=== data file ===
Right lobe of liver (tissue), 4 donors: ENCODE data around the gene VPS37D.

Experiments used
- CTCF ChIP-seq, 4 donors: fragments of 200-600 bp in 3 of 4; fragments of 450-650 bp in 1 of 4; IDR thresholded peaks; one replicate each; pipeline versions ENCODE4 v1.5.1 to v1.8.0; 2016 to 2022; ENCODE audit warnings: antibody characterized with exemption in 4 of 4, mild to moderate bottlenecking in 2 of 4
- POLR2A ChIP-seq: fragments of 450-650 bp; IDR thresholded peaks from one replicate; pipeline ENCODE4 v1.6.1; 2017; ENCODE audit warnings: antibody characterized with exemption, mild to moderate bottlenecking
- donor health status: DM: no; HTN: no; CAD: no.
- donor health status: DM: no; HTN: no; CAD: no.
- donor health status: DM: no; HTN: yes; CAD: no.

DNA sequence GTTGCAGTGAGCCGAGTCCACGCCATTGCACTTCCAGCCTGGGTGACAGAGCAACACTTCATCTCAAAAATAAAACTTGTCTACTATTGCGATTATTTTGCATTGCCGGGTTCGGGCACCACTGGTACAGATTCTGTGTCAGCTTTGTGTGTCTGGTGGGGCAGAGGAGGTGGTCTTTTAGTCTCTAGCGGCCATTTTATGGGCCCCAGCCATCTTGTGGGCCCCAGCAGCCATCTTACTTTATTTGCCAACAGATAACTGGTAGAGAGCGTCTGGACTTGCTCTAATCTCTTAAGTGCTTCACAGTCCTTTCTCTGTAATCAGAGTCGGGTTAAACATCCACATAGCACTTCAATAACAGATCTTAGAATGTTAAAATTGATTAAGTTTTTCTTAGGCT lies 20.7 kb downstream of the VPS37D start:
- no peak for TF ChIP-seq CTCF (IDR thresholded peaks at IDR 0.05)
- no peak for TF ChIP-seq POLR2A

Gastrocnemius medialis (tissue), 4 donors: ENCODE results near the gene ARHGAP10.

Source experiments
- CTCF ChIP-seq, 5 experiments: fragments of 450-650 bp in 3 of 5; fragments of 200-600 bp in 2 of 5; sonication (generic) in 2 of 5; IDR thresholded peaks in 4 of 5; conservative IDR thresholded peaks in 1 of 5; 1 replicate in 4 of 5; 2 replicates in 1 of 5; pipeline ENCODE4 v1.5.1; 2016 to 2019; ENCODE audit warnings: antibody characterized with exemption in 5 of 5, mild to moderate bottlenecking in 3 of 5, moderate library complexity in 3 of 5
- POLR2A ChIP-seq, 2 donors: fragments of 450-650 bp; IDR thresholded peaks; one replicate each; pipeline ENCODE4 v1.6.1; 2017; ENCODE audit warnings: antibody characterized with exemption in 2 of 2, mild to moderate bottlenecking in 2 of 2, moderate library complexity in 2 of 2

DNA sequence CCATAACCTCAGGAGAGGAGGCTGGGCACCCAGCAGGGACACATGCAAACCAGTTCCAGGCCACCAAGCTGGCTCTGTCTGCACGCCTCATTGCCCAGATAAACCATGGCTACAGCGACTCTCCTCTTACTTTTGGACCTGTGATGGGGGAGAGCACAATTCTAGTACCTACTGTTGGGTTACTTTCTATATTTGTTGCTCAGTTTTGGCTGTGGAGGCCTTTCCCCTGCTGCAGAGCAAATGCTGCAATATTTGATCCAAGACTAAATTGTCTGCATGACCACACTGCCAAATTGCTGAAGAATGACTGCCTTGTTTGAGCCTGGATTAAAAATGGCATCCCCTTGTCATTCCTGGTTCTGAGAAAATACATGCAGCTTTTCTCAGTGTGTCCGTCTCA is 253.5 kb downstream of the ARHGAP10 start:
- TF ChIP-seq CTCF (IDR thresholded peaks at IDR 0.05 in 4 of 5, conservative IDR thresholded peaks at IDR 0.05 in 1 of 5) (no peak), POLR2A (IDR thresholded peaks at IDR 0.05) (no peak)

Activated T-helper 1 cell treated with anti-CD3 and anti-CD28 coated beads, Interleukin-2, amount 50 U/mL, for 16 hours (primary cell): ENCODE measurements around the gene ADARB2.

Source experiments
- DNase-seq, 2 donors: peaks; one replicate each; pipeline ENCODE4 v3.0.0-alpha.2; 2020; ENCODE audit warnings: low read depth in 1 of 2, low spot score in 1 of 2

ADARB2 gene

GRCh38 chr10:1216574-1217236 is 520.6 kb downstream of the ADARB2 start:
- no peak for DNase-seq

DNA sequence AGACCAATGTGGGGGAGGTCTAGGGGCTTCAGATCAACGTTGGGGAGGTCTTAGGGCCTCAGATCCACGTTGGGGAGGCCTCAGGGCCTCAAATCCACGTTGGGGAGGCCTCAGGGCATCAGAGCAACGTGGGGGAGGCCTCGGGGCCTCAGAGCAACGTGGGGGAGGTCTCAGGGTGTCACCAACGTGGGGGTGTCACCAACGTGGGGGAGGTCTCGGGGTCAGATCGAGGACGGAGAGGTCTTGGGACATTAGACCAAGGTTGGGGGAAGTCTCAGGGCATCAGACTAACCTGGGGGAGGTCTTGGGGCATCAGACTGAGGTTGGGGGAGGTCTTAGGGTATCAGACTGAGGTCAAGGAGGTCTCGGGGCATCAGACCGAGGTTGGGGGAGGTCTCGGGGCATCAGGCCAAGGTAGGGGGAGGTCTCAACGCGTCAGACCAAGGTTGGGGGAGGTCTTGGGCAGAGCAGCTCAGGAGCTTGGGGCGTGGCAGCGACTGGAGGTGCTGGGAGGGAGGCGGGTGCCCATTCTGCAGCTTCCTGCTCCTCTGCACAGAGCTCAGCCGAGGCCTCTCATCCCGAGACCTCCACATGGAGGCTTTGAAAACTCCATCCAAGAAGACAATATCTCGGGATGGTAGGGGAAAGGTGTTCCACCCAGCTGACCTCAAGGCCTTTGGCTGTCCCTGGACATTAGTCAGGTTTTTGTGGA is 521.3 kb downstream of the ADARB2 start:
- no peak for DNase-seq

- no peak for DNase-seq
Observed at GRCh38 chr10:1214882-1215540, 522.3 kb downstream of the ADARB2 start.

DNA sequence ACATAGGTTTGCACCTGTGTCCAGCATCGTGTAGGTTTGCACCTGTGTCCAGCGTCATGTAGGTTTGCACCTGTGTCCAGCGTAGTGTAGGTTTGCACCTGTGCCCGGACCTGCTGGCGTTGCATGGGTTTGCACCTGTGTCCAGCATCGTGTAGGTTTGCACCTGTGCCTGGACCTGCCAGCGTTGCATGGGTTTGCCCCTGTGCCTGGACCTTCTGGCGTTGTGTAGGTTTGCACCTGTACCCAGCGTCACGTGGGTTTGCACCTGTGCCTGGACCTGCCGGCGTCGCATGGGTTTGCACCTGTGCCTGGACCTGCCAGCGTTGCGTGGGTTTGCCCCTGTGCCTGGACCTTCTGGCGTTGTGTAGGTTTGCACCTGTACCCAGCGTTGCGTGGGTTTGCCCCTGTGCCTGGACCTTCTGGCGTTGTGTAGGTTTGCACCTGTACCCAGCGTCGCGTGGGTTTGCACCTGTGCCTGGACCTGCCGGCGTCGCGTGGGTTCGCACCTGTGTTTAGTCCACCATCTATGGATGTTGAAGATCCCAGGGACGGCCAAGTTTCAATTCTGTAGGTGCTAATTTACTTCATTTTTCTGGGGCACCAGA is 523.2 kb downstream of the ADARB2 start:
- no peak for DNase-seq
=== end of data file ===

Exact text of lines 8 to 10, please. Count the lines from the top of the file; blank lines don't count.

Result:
DNA sequence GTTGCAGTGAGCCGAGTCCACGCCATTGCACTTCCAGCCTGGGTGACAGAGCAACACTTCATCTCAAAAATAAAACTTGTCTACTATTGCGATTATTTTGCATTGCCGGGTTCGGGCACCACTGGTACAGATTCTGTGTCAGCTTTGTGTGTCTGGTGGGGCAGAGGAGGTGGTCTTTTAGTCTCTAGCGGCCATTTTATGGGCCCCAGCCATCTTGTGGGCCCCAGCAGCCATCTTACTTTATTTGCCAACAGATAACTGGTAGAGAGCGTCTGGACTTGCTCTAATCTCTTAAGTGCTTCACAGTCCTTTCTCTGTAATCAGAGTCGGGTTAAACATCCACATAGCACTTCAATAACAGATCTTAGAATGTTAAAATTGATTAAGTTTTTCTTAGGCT lies 20.7 kb downstream of the VPS37D start:
- no peak for TF ChIP-seq CTCF (IDR thresholded peaks at IDR 0.05)
- no peak for TF ChIP-seq POLR2A